“It’s important that the whole family – not just during work hours, but in their spare time, too – feel like a part of the city they live in,” she added. 

In Vejle, where nearly 10 percent of the population is foreign-born, the municipality has an extensive lineup of events for foreign residents to learn about topics of interest, from taxes to schooling. It also offers some of its town events in English. 

“Leisure activities, friendships, and engagement with the community all make newcomers feel welcome,” DI’s Høfler said. “If they love their job and their family seems settled, that increases the chance they will stay.” 

Member comments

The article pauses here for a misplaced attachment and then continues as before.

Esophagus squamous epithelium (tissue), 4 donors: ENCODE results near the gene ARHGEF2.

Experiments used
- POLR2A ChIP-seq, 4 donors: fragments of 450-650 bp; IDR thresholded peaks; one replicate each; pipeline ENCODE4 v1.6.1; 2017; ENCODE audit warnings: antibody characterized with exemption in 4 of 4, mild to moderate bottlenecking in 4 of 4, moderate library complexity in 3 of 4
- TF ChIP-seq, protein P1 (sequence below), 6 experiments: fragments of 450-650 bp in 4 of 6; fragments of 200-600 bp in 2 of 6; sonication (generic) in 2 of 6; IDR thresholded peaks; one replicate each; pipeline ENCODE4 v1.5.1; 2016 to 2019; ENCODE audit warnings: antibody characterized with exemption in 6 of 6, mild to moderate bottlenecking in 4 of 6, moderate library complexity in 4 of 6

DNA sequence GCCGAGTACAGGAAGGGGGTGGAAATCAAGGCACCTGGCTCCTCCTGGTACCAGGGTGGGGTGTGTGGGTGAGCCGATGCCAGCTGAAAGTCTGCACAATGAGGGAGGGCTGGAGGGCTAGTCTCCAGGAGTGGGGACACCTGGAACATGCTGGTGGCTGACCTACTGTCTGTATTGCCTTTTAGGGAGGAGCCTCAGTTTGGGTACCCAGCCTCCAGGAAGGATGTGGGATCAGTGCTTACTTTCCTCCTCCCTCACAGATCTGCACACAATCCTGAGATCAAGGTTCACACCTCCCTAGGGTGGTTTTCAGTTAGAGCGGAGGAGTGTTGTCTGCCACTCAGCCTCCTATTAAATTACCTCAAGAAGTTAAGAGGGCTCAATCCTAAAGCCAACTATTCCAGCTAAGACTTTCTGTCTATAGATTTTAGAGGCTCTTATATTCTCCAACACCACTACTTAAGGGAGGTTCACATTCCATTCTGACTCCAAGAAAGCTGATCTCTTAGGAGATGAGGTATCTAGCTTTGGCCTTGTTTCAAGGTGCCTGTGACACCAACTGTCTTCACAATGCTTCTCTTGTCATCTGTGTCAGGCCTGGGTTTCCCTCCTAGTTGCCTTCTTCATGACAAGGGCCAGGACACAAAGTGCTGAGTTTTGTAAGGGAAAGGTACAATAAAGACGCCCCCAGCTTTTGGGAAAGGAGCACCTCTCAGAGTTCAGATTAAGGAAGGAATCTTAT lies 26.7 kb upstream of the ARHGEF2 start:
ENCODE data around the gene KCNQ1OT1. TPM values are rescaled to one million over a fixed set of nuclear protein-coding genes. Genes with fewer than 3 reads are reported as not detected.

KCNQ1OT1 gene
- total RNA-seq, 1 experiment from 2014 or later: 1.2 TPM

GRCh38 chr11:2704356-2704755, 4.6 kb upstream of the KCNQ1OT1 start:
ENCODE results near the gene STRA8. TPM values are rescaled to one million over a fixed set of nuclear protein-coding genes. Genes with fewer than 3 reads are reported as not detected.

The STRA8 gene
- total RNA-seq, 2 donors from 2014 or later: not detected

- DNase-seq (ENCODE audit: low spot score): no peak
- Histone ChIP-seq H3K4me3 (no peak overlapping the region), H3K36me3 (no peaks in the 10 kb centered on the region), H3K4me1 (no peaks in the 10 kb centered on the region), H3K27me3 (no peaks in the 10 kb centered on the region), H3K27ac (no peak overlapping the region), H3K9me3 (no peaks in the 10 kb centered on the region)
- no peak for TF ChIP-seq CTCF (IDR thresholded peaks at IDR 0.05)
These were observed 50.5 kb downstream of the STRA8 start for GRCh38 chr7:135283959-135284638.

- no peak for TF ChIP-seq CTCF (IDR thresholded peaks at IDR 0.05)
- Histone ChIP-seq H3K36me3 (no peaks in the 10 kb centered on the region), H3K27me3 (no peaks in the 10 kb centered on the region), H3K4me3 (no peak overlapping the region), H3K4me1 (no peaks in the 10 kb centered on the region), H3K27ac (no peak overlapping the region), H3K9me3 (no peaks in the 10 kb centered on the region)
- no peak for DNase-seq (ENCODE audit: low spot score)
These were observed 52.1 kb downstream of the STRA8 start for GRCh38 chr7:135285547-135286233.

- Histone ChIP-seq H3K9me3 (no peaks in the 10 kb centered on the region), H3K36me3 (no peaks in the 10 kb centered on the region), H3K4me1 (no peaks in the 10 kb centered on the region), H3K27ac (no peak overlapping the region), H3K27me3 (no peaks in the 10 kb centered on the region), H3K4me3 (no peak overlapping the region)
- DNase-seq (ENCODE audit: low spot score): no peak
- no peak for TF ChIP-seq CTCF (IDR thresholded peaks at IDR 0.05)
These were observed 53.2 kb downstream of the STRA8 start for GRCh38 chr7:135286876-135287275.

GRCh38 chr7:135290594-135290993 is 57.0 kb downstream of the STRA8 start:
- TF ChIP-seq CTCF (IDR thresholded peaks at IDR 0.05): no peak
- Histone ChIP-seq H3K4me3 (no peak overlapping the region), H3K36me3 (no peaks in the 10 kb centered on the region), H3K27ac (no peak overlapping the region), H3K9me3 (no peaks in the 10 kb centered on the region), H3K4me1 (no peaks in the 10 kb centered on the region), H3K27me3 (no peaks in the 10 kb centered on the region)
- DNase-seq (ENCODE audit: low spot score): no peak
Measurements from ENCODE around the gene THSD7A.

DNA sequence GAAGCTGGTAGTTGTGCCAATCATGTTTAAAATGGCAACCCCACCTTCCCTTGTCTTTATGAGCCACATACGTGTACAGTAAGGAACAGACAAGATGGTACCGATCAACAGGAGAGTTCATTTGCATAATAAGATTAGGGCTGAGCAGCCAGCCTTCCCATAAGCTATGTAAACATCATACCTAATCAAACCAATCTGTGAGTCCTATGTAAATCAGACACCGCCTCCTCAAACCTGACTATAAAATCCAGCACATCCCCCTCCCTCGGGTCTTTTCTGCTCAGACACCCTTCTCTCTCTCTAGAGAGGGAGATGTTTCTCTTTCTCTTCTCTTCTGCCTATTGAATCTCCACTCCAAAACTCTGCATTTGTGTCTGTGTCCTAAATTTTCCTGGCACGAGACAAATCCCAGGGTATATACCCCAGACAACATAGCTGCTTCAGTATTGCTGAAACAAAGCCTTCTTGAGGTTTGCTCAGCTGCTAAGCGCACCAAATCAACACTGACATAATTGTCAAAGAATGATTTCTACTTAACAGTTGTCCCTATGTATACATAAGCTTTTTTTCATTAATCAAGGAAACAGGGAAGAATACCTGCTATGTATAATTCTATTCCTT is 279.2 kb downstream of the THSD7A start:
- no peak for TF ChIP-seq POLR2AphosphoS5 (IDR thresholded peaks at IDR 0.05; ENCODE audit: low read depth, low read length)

1. Love this article. Having moved to Denmark from Luxembourg, another (much smaller population) country that understands how economic and social growth comes through attracting skilled/educated workers from the international community. Attract/hold/integrate is the recipe for growth. Bravo Lolland

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WORKING IN DENMARK

Can foreigners lose their Danish work permits if they take part in strikes?

Membership of a trade union in Denmark can occasionally result in your union requiring you to take part in industrial action by going on strike. But can that put foreign workers at risk of losing their work permits?

Can foreigners lose their Danish work permits if they take part in strikes?

Around two-thirds of people in employment in Denmark are members of a trade union.

Union membership forms a core part of Denmark’s “Danish model” by which the labour market regulates itself through collective bargaining agreements between the trade unions and employer organisations.